Why should you watch it? Patty Jenkin’s Wonder Woman is invigorating. It’s empowering. It’s also a goddamn excellent superhero movie with enough heart to keep the hairs standing up on your shoulders days after seeing it. Unlike recent superhero movies (looking at you, Justice League), Diana isn’t a lazily gritty reimagining of Wonder Woman. Pushed onwards by the earnest belief that humanity can be saved, she genuinely believes that the war can be stopped if humanity is given a helping hand. The movie isn’t all action sequences either. It deals remarkably sensitively with refugees as they’re seen through Diana’s sheltered eyes, and the scene in No Man’s Land is simply astonishing. Gal Gadot’s Wonder Woman is one of the first superheroes that doesn’t rely on wisecracks or slo-mo action sequences to wow the audience, and it’s quite possibly the best superhero movie to exist for years. Zoe Delahunty-Light
2. Star Wars: The Last Jedi
What is it? The latest Star Wars movie, directed by Rian Johnson, which continues the story of the Resistance’s struggle against the First Order, and the ongoing saga of Luke Skywalker. To say anything else is a spoiler.
Why should you watch it? Because it’s one of the best Star Wars movies ever made, borrowing the best bits from much loved prior movies (mainly The Empire Strikes Back, Rogue One, and Return of the Jedi), adding a bunch of genuinely fresh ideas, and remixing them in a film that feels thoroughly modern. This is what a Star Wars movie in 2017 should be. It does a decent job of blending older characters and plots, providing sufficient fan service, while adding some plot twists and new heroes/villains that very often steal the show. It’s actually funny, genuinely thrilling in parts, and it looks spectacular. Even characters who were merely ok in The Force Awakens get a new lease of life in The Last Jedi, especially Kylo Ren and Leia Organa herself. There are a handful of neat cameos, a few cute new races, and sprinklings of Star Wars magic that makes the movie appeal across generations. It’s essential. Andy Hartup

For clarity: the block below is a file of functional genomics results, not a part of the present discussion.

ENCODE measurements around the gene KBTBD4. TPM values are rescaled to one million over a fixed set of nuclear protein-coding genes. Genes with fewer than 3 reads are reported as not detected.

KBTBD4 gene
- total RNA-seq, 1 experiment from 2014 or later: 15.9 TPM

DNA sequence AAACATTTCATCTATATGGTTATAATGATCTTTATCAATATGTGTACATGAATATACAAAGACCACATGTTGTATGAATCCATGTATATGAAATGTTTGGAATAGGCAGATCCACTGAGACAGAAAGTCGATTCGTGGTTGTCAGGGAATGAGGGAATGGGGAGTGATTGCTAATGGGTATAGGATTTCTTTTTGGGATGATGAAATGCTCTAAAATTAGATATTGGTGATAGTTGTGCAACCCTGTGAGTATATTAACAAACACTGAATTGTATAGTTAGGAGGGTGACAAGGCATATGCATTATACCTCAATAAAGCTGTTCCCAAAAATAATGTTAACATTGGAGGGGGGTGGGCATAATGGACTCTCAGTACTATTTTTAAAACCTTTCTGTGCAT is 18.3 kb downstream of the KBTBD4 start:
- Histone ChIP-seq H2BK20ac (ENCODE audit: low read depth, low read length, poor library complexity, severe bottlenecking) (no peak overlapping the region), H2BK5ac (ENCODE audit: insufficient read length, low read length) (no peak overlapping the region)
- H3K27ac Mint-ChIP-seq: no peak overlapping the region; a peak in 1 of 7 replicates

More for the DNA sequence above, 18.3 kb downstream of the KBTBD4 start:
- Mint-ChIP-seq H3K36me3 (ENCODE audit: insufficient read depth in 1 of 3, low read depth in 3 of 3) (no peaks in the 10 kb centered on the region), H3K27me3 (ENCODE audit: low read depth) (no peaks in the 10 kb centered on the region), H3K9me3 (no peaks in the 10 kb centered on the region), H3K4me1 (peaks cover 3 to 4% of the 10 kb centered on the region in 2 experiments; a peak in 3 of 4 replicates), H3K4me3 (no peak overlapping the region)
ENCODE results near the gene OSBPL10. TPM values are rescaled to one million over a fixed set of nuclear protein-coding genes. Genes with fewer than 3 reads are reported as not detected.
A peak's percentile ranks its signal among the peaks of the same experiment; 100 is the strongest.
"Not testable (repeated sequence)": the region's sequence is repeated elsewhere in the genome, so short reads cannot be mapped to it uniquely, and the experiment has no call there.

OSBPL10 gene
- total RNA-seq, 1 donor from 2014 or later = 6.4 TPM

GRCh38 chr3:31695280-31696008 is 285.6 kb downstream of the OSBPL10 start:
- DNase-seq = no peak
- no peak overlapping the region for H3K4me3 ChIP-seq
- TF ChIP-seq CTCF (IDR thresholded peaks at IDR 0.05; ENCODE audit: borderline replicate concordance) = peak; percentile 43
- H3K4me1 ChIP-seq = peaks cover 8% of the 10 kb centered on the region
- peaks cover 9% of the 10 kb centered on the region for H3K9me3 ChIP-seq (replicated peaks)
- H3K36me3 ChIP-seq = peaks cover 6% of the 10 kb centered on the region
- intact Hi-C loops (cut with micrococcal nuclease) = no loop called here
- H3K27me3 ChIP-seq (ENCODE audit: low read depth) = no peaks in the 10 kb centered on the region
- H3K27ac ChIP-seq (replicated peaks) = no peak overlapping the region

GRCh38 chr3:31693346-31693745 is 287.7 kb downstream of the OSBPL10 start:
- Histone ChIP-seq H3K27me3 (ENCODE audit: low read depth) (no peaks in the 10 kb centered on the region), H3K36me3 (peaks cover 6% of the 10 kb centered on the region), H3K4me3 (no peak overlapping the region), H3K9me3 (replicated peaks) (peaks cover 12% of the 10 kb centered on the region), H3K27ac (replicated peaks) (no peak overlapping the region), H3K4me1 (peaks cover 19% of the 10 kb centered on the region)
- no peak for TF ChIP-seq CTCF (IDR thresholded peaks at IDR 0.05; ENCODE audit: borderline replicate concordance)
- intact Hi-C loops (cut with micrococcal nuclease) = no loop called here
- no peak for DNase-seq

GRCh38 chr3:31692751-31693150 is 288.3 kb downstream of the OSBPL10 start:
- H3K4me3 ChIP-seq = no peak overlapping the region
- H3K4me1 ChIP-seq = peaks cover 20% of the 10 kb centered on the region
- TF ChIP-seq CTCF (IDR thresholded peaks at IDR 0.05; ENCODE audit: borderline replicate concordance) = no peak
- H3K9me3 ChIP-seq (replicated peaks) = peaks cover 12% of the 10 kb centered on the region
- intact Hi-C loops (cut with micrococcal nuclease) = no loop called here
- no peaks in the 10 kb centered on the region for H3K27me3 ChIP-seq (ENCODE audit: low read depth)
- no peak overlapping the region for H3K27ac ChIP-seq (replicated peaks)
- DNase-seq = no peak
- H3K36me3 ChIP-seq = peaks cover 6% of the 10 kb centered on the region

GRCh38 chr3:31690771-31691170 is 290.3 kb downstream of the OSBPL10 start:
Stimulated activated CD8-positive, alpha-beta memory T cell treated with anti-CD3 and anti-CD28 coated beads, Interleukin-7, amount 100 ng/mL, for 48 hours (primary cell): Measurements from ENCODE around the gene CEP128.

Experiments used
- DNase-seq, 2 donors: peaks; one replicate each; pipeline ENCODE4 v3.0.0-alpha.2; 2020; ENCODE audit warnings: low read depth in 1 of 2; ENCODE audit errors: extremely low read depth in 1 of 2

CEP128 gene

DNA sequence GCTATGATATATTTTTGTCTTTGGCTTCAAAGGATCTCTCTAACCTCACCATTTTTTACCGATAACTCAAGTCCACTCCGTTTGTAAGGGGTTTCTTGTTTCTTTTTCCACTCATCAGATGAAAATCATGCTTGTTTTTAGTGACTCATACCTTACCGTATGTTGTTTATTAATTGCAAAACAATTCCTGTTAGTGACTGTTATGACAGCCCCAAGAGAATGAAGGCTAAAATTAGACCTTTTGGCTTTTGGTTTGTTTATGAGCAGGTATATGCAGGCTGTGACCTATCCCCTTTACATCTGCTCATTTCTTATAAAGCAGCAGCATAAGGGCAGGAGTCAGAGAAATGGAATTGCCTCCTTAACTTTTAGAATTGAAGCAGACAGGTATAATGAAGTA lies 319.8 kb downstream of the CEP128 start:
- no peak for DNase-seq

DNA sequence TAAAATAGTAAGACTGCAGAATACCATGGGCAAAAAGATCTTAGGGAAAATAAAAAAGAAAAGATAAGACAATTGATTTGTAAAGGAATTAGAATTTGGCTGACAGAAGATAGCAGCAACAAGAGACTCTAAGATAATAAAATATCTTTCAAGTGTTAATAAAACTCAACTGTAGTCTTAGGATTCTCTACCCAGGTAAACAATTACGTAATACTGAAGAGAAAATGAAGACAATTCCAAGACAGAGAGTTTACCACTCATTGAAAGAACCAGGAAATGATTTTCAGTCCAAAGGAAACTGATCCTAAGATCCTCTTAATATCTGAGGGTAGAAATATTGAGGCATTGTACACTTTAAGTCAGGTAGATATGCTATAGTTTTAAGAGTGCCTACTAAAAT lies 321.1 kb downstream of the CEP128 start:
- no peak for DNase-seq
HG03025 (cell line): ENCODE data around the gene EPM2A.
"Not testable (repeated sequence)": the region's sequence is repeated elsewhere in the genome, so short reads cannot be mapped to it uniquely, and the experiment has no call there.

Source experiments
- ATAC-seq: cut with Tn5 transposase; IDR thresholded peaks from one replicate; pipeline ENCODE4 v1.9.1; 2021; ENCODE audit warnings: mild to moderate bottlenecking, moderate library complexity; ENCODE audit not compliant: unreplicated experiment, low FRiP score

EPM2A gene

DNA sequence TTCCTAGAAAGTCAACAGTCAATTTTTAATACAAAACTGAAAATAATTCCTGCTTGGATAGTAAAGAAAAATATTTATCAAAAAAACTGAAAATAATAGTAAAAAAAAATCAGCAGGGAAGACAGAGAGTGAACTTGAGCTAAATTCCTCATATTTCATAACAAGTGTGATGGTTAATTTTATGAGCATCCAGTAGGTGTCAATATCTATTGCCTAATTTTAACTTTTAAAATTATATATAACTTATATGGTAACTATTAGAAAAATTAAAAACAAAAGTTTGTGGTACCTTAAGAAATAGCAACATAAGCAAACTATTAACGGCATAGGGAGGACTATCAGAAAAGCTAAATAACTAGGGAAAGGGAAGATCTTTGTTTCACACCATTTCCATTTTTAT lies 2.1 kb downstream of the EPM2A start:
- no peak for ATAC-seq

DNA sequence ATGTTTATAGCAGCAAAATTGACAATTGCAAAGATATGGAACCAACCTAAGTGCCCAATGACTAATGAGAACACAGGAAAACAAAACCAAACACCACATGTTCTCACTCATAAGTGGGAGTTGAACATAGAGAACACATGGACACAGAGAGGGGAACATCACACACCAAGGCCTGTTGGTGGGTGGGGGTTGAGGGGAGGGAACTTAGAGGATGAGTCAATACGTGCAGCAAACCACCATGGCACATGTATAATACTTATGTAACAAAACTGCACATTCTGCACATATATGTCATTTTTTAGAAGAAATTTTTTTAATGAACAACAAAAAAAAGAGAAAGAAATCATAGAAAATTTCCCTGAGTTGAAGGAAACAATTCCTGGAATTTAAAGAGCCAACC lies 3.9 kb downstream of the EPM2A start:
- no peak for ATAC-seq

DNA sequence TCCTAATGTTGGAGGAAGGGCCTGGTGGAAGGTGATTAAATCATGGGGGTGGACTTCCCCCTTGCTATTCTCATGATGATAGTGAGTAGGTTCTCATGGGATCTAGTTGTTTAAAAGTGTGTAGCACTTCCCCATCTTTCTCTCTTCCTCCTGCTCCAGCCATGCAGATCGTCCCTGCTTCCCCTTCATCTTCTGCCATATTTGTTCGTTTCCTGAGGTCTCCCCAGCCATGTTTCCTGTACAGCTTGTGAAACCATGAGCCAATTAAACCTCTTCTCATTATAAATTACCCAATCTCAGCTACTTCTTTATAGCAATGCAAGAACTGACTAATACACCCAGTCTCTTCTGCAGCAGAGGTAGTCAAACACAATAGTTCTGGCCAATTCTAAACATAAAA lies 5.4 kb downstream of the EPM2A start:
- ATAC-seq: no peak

What is it? Hugh Jackman’s final outing as Wolverine is set in a near-apocalyptic future where the X-Men are gone, Professor X has dementia, and he’s finally started aging.
Why should you watch it? This is a Wolverine movie like no other. Hell, this is an X-Men movie like no other. If, like me, you’ve been disappointed by Wolverine’s solo films before, hold onto your hats, because you’re about to be blown away by Logan. It feels like the character has just been waiting to age a bit and break loose of his X-Men comic book origins to star in his very own gritty western about pain and loss. Light-hearted and fun, this movie is not, but it deserves your time if only for two of the best performances by Hugh Jackman and Patrick Stewart as Logan and Charles Xavier we’ve ever seen. Oh, and did I mention the introduction of Dafne Keen as X-23 (AKA Laura) who breathes new life into the franchise just as Hugh Jackman is bowing out? Dark, bloody, and emotional, Logan proves that superhero movies can have hidden depths and they are well worth your time. Lauren O’Callaghan